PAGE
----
Eosinophilic granuloma (EG) is the benign form of the 3 clinical variants of Langerhans cell histiocytosis, which include Letterer-Siwe disease, Hand-Schüller-Christian disease, and EG (formerly termed histiocytosis X).
Eosinophilic granuloma is characterized by single or multiple skeletal lesions, and it predominantly affects children, adolescents, and young adults. Solitary lesions are more common than multiple lesions. When multiple lesions occur, the new osseous lesions appear within 1-2 years, and the condition is still classified as eosinophilic granuloma. Any bone can be involved; the more common sites include the skull, mandible, spine, ribs, and long bones (see the images below). [1, 2, 3] Pathologic fractures may ensue. [1, 4, 5]
The diagnosis of eosinophilic granuloma is usually based on radiographic demonstration of a destructive bone lesion arising from the marrow cavity and on characteristic morphologic findings. Radiologists need to be aware that additional eosinophilic granuloma of bone, occurring as long as 4 years after initial diagnosis, should be interpreted as a localized form of Langerhans cell histiocytosis. This differentiation is important because the prognosis is more favorable with focal disease with multifocal disseminated disease, which involves organs other than the skeletal system. Similar lesions may occur within the lungs, skin, and stomach, either as a unifocal lesion or as part of multifocal disease. 
Lung involvement occurs in 20% of patients with eosinophilic granuloma and in an older group (age, 20-40 y), with a strong association with smoking. Diffuse pulmonary infiltrates may be a manifestation of a covert osseous disease. In 50-75% of patients, the disease is monostotic. Skull involvement is seen in 50% of patients.  Rarely, the growing epiphysis is involved with eosinophilic granuloma; in most such cases, transphyseal extension can be demonstrated, both by the radiologic findings and the histopathologic results. 
Eosinophilic granuloma may masquerade as an aggressive periodontitis,  therefore eosinophilic granuloma should be considered when an expanding lytic jaw lesion is encountered.
Plain radiography is the mainstay in the diagnosis of eosinophilic granuloma, although a specific diagnosis cannot always be made without bone biopsy because children and adolescents are not spared skeletal neoplasms. Radionuclide study, computed tomography (CT) scanning, magnetic resonance imaging (MRI), and, occasionally, angiography are complementary examinations. Any or all of these modalities may be used to arrive at a diagnosis. [1, 9, 10, 11, 12, 13]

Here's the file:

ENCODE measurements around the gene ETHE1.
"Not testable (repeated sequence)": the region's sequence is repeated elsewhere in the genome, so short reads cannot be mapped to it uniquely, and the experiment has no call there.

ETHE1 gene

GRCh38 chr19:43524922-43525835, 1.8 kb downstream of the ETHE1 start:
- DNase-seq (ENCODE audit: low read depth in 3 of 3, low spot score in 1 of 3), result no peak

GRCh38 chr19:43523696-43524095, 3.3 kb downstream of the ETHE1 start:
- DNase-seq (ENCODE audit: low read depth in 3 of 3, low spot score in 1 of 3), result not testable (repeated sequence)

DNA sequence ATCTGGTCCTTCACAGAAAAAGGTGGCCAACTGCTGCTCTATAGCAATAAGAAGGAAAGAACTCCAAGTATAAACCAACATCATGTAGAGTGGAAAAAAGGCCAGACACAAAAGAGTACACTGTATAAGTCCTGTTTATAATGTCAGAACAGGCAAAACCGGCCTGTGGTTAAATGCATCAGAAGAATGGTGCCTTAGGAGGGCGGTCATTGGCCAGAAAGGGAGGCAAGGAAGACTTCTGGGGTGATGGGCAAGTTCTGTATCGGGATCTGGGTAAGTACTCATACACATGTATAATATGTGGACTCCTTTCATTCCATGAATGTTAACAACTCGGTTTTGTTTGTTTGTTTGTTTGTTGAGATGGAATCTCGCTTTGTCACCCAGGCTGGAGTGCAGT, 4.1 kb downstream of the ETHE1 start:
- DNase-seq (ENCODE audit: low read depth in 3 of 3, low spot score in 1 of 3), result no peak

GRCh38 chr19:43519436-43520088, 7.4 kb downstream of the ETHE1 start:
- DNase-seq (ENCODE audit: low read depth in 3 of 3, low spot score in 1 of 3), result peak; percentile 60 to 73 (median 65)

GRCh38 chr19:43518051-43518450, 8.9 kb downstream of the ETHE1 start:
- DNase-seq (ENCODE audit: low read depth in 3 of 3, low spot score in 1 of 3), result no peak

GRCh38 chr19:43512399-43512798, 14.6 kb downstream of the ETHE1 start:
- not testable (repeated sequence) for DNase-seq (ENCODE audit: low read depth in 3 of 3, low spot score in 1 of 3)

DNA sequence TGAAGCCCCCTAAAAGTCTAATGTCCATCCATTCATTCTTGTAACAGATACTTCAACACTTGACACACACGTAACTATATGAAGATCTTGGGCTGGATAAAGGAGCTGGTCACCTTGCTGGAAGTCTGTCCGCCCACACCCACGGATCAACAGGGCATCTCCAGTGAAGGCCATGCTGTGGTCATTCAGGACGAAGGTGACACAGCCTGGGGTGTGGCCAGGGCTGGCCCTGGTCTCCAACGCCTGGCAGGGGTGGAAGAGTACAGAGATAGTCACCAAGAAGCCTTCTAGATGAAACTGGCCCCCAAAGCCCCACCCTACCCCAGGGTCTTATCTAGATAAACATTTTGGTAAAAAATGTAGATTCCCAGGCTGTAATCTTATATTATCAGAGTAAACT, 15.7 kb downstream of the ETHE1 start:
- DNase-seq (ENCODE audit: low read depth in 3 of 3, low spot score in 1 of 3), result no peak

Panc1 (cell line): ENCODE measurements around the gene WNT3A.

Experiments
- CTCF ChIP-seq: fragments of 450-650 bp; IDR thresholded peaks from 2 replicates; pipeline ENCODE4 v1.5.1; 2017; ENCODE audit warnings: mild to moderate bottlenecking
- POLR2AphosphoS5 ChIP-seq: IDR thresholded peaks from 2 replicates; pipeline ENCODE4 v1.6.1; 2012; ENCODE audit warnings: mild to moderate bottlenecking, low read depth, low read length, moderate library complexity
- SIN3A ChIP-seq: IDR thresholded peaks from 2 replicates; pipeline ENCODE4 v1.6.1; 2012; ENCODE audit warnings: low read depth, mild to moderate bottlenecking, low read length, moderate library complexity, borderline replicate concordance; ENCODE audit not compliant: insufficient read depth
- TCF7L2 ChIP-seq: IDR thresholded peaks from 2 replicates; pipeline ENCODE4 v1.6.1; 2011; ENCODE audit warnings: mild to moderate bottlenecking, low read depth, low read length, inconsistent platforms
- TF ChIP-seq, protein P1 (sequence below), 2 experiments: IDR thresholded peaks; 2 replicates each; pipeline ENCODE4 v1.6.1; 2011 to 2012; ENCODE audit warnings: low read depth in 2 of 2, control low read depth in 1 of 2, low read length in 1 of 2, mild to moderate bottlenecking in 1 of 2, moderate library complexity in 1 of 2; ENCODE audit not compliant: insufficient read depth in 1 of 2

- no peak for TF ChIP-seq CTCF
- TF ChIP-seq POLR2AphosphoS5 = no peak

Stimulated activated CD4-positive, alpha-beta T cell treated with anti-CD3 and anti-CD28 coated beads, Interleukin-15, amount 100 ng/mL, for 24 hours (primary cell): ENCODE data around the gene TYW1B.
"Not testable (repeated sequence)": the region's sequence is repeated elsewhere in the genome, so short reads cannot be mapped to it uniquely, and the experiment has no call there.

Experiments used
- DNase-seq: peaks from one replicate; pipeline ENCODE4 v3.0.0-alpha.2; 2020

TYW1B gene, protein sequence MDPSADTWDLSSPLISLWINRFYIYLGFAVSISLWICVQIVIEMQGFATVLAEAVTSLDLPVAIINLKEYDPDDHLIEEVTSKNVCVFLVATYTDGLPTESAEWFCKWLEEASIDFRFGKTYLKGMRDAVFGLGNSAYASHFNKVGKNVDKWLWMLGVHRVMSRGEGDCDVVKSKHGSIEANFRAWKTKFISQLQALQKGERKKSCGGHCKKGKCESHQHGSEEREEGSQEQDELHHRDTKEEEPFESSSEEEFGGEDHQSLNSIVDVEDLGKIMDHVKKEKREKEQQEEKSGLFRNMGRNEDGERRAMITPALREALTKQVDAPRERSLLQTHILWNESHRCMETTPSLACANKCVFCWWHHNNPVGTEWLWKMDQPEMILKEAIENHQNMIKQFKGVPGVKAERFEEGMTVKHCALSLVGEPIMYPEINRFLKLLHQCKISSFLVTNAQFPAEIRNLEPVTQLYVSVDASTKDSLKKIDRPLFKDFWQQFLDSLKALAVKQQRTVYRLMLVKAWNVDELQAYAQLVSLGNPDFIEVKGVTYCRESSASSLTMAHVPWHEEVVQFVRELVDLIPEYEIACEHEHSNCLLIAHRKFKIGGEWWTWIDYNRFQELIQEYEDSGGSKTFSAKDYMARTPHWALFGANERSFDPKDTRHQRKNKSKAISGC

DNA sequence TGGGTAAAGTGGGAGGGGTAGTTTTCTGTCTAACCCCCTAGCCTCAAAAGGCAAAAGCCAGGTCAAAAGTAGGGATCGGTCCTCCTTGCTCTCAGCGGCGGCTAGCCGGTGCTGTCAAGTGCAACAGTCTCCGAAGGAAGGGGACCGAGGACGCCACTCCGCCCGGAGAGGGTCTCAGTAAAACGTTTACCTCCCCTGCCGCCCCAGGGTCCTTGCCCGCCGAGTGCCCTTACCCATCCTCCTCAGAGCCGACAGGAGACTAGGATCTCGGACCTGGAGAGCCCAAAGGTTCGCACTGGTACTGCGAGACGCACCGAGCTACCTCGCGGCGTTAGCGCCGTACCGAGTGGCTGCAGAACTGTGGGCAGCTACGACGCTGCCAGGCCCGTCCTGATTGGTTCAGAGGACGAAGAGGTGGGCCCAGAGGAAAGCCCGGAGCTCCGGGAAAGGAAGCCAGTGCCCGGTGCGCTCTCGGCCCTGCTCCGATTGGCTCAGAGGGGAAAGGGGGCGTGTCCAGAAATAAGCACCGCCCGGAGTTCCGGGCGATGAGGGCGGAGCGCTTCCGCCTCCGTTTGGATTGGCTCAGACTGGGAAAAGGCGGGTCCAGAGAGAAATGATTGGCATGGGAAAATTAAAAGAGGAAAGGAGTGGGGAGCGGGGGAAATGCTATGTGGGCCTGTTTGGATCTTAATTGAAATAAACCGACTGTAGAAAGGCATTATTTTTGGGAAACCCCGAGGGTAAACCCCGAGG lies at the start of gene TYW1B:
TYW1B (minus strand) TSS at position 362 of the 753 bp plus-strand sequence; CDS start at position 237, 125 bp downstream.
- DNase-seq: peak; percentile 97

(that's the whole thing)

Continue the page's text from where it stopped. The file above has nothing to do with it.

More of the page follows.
A wide variety of bone lesions may mimic eosinophilic granuloma; these include infections, traumatic lesions, and neoplasms. A false-negative diagnosis of eosinophilic granuloma is exceptional when plain radiographic findings are used, although difficulty may be encountered with lesions in areas with more complex anatomy, such as the posterior elements of the vertebral bodies. In these cases, conventional tomography or CT scanning may useful. With radionuclide scanning, the false-negative rate is 30%.
Differential diagnosis and other problems to be considered
The differential diagnosis of eosinophilic granuloma includes aneurysmal bone cyst, bone infarct and bone metastases, thoracic eosinophilic granuloma, fibrous dysplasia, as well as acute pyogenic, chronic, and variant osteosarcoma.
When the skull is involved, the following conditions should be considered: venous lake; meningocele, encephalocele, and cranium bifidum; arachnoid granulation; parietal foramen; epidermoid cyst; hemangioma; cholesteatoma; fibrous dysplasia; metastasis; surgical defect; and osteomyelitis.
The presence of vertebra plana should prompt consideration of causes such as fracture, hemangioma, osteomyelitis, metastasis, lymphoma, leukemia, plasmacytoma, chordoma, aneurysmal bone cyst, and Ewing sarcoma.
Other interstitial lung diseases should be taken into consideration with pulmonary involvement.
A solitary eosinophilic granuloma lesion can present a diagnostic and treatment dilemma for the orthopedic surgeon. Pathologists, pediatricians, radiologists, and orthopedic surgeons must consider the wide range of skeletal neoplasms that may occur in children and adolescents.
In descending order of frequency, sites involved with monostotic osseous disease include the calvarium, mandible, ribs, long bones of the upper extremity, pelvis, and vertebrae (see the following images).